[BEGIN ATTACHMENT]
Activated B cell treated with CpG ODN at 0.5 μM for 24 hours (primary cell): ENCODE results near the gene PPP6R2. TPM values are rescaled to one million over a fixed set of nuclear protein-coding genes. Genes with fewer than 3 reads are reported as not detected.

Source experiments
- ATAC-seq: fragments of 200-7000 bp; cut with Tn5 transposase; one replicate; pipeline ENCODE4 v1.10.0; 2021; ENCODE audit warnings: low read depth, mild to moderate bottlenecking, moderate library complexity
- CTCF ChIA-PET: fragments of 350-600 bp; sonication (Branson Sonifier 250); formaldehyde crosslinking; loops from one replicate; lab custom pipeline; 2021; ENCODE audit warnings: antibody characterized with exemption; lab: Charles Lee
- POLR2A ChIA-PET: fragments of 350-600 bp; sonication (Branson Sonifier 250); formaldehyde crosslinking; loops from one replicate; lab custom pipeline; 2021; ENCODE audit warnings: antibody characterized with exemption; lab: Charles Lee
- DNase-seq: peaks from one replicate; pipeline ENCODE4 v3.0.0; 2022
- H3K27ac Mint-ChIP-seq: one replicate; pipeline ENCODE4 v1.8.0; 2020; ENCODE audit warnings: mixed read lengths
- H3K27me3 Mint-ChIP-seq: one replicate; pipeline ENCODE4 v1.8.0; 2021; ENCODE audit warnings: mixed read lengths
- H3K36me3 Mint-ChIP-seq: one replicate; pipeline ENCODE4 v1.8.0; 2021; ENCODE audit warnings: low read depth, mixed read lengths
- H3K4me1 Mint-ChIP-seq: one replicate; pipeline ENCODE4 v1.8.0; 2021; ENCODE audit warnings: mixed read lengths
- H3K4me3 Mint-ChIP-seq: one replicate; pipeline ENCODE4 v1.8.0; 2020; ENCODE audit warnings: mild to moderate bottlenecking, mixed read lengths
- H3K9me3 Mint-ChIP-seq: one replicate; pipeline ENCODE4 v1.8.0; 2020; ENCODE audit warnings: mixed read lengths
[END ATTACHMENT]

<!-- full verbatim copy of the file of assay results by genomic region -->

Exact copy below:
Activated B cell treated with CpG ODN at 0.5 μM for 24 hours (primary cell): ENCODE results near the gene PPP6R2. TPM values are rescaled to one million over a fixed set of nuclear protein-coding genes. Genes with fewer than 3 reads are reported as not detected.

Source experiments
- ATAC-seq: fragments of 200-7000 bp; cut with Tn5 transposase; one replicate; pipeline ENCODE4 v1.10.0; 2021; ENCODE audit warnings: low read depth, mild to moderate bottlenecking, moderate library complexity
- CTCF ChIA-PET: fragments of 350-600 bp; sonication (Branson Sonifier 250); formaldehyde crosslinking; loops from one replicate; lab custom pipeline; 2021; ENCODE audit warnings: antibody characterized with exemption; lab: Charles Lee
- POLR2A ChIA-PET: fragments of 350-600 bp; sonication (Branson Sonifier 250); formaldehyde crosslinking; loops from one replicate; lab custom pipeline; 2021; ENCODE audit warnings: antibody characterized with exemption; lab: Charles Lee
- DNase-seq: peaks from one replicate; pipeline ENCODE4 v3.0.0; 2022
- H3K27ac Mint-ChIP-seq: one replicate; pipeline ENCODE4 v1.8.0; 2020; ENCODE audit warnings: mixed read lengths
- H3K27me3 Mint-ChIP-seq: one replicate; pipeline ENCODE4 v1.8.0; 2021; ENCODE audit warnings: mixed read lengths
- H3K36me3 Mint-ChIP-seq: one replicate; pipeline ENCODE4 v1.8.0; 2021; ENCODE audit warnings: low read depth, mixed read lengths
- H3K4me1 Mint-ChIP-seq: one replicate; pipeline ENCODE4 v1.8.0; 2021; ENCODE audit warnings: mixed read lengths
- H3K4me3 Mint-ChIP-seq: one replicate; pipeline ENCODE4 v1.8.0; 2020; ENCODE audit warnings: mild to moderate bottlenecking, mixed read lengths
- H3K9me3 Mint-ChIP-seq: one replicate; pipeline ENCODE4 v1.8.0; 2020; ENCODE audit warnings: mixed read lengths